Samsung are riding high on the crest of a wave at the moment, forecasting an operating profit of $5.9bn for the period Q2. The estimated second quarter profit is 14.5% higher than the previous record quarterly profit in the first quarter.
Samsung overtook Nokia as the world’s biggest maker of mobile phones earlier this year and with units of Galaxy S3’s flying off the shelves and the launch of Android Jelly Bean 4.1 late in June 2012, it is expected that profits will rise even further in coming months.
Nho Geun-Chang, an analyst with HMC Investment Securities stated “Earnings will be stronger in the current quarter, as sales of the high-end Galaxy S3 will increase dramatically and drive up the telecom division’s earnings. We estimate shipments of the Galaxy S3 will reach 19 million units in Q3”.
Since its launch in May 2012, sales of the Galaxy S3 have been nothing short of remarkable, with Samsung’s head of mobile phone division, Shin Jong-kyun stating they expect to have sold 10 million units of the model by July. This is despite a reported shortage of parts which resulted from the intense demand for the product.
However, the widely-expected launch of the latest version of the Apple iPhone later this year might dampen sales somewhat, with analysts predicting an impact on Samsung’s Q4 profits as a result.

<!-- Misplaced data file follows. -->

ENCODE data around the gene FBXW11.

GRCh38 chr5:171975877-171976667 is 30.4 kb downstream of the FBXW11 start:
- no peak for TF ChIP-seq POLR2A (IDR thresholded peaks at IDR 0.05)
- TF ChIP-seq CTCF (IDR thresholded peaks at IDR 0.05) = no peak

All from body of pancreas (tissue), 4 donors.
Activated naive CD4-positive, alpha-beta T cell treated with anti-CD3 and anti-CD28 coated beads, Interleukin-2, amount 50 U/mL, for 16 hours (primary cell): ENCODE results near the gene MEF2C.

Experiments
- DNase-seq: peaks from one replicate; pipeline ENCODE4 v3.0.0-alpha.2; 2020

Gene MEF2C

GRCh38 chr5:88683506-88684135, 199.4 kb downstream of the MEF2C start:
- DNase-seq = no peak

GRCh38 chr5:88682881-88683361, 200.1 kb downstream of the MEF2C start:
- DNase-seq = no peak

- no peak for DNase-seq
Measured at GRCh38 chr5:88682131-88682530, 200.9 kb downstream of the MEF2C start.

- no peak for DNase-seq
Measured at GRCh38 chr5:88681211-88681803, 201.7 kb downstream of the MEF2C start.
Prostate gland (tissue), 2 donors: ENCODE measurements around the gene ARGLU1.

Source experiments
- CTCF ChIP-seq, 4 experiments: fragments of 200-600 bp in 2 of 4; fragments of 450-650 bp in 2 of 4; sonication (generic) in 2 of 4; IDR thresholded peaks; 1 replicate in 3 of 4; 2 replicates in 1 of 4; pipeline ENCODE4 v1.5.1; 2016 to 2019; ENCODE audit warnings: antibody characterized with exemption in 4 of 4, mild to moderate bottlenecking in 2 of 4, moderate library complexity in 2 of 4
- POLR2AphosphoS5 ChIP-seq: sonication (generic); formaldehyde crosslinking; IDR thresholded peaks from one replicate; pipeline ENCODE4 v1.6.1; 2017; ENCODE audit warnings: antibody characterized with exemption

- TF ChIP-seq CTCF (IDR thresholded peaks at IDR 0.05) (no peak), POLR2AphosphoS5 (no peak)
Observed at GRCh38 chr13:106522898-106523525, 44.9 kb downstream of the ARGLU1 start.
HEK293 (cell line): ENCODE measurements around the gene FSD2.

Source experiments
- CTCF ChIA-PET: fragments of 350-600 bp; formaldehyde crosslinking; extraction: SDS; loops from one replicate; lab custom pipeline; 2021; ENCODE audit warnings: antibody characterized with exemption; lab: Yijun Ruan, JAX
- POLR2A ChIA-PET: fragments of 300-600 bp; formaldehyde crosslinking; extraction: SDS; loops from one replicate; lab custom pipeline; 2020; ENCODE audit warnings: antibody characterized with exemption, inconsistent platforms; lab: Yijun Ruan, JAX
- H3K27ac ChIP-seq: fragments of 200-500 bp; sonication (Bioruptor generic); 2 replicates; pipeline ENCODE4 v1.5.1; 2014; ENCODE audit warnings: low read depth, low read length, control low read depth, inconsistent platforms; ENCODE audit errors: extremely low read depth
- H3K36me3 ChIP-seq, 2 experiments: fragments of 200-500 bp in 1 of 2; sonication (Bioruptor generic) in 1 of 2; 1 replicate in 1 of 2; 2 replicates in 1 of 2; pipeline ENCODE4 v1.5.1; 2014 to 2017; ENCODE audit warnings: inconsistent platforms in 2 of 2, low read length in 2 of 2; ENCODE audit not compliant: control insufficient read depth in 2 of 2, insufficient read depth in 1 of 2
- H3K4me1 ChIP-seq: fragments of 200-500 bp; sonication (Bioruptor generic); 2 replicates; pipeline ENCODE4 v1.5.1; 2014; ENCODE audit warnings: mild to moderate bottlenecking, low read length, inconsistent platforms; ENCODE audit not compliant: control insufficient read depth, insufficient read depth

The impact of the release of the latest version of the Apple iPhone will be just the latest of the continuing battle between Samsung and Apple. Both companies are still involved in a number of legal disputes over patent infringements across the world.
Whilst much of the jump in profits has been attributed to the release of the Galaxy S3, analysts also point out their success in all ranges of the market. Roberta Cozza of research firm Gartner said “At the high end of the smartphone market, Samsung has been the only one who has been a very good and viable alternative to the iPhone. But Samsung’s success is not just coming at the high end. Over the last three quarters they’ve introduced Galaxies at the lower end, so it’s their ability to sell at all different price points’.
However, whilst strong handset sales grab the headlines, more than doubling profit growth, other parts of the business, such as chips and consumer electronics are battling weak prices and demand as well as the effect of the weak euro. Demonstrating the significance of the euro zone crisis, Samsung executives said this week the group was operating to a contingency plan. An un-named executive is quoted as saying the company may need to initiate cost cuts and product price increases should the euro fall further.
However, Brian Park, an analyst at Tongyang Securities has stated the impact overall should not be too significant on Samsung’s overall performance. “A sharp drop in the euro could hit Samsung’s TV and home appliance sales as the region traditionally generated some 30 of (consumer electronics sales). If you take European sales alone, TVs may have swung to a loss…but the division as whole is profitable and is a very small part of Samsung’s entire profit structure”.